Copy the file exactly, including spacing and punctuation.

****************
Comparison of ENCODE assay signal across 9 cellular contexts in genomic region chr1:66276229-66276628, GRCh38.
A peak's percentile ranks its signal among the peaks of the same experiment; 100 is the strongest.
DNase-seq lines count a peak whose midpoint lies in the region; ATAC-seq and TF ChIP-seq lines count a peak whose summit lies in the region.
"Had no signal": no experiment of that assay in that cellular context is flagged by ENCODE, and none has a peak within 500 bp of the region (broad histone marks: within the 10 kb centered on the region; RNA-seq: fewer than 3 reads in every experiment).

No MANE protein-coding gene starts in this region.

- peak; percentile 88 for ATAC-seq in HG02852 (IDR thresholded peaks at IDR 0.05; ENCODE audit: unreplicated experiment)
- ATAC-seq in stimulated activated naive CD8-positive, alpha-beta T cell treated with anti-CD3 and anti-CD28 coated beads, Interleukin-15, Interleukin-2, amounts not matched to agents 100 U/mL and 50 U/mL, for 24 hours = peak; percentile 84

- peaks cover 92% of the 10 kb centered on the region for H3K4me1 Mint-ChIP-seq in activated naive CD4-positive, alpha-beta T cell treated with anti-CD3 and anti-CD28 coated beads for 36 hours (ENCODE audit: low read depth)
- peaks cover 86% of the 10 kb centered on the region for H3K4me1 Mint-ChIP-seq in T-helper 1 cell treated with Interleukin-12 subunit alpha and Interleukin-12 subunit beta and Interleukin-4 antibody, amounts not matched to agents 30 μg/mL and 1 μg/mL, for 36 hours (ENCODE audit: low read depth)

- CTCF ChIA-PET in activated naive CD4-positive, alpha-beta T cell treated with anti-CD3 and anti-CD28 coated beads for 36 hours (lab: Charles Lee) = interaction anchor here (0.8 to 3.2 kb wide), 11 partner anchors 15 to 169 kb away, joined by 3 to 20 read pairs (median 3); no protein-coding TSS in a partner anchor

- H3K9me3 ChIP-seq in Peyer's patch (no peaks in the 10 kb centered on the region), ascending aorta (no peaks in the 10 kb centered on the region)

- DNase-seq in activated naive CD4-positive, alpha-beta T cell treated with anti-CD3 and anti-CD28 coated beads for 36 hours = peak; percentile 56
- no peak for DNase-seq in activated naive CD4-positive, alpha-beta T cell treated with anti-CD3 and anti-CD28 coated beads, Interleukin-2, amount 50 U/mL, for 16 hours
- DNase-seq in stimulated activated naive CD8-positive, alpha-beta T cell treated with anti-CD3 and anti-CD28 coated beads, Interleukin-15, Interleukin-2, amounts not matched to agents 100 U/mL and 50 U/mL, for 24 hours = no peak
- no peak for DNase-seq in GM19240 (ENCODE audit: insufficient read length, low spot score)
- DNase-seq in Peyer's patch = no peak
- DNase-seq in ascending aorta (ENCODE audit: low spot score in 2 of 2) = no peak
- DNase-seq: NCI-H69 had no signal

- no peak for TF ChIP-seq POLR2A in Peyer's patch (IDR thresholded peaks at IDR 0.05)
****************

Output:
Comparison of ENCODE assay signal across 9 cellular contexts in genomic region chr1:66276229-66276628, GRCh38.
A peak's percentile ranks its signal among the peaks of the same experiment; 100 is the strongest.
DNase-seq lines count a peak whose midpoint lies in the region; ATAC-seq and TF ChIP-seq lines count a peak whose summit lies in the region.
"Had no signal": no experiment of that assay in that cellular context is flagged by ENCODE, and none has a peak within 500 bp of the region (broad histone marks: within the 10 kb centered on the region; RNA-seq: fewer than 3 reads in every experiment).

No MANE protein-coding gene starts in this region.

- peak; percentile 88 for ATAC-seq in HG02852 (IDR thresholded peaks at IDR 0.05; ENCODE audit: unreplicated experiment)
- ATAC-seq in stimulated activated naive CD8-positive, alpha-beta T cell treated with anti-CD3 and anti-CD28 coated beads, Interleukin-15, Interleukin-2, amounts not matched to agents 100 U/mL and 50 U/mL, for 24 hours = peak; percentile 84

- peaks cover 92% of the 10 kb centered on the region for H3K4me1 Mint-ChIP-seq in activated naive CD4-positive, alpha-beta T cell treated with anti-CD3 and anti-CD28 coated beads for 36 hours (ENCODE audit: low read depth)
- peaks cover 86% of the 10 kb centered on the region for H3K4me1 Mint-ChIP-seq in T-helper 1 cell treated with Interleukin-12 subunit alpha and Interleukin-12 subunit beta and Interleukin-4 antibody, amounts not matched to agents 30 μg/mL and 1 μg/mL, for 36 hours (ENCODE audit: low read depth)

- CTCF ChIA-PET in activated naive CD4-positive, alpha-beta T cell treated with anti-CD3 and anti-CD28 coated beads for 36 hours (lab: Charles Lee) = interaction anchor here (0.8 to 3.2 kb wide), 11 partner anchors 15 to 169 kb away, joined by 3 to 20 read pairs (median 3); no protein-coding TSS in a partner anchor

- H3K9me3 ChIP-seq in Peyer's patch (no peaks in the 10 kb centered on the region), ascending aorta (no peaks in the 10 kb centered on the region)

- DNase-seq in activated naive CD4-positive, alpha-beta T cell treated with anti-CD3 and anti-CD28 coated beads for 36 hours = peak; percentile 56
- no peak for DNase-seq in activated naive CD4-positive, alpha-beta T cell treated with anti-CD3 and anti-CD28 coated beads, Interleukin-2, amount 50 U/mL, for 16 hours
- DNase-seq in stimulated activated naive CD8-positive, alpha-beta T cell treated with anti-CD3 and anti-CD28 coated beads, Interleukin-15, Interleukin-2, amounts not matched to agents 100 U/mL and 50 U/mL, for 24 hours = no peak
- no peak for DNase-seq in GM19240 (ENCODE audit: insufficient read length, low spot score)
- DNase-seq in Peyer's patch = no peak
- DNase-seq in ascending aorta (ENCODE audit: low spot score in 2 of 2) = no peak
- DNase-seq: NCI-H69 had no signal

- no peak for TF ChIP-seq POLR2A in Peyer's patch (IDR thresholded peaks at IDR 0.05)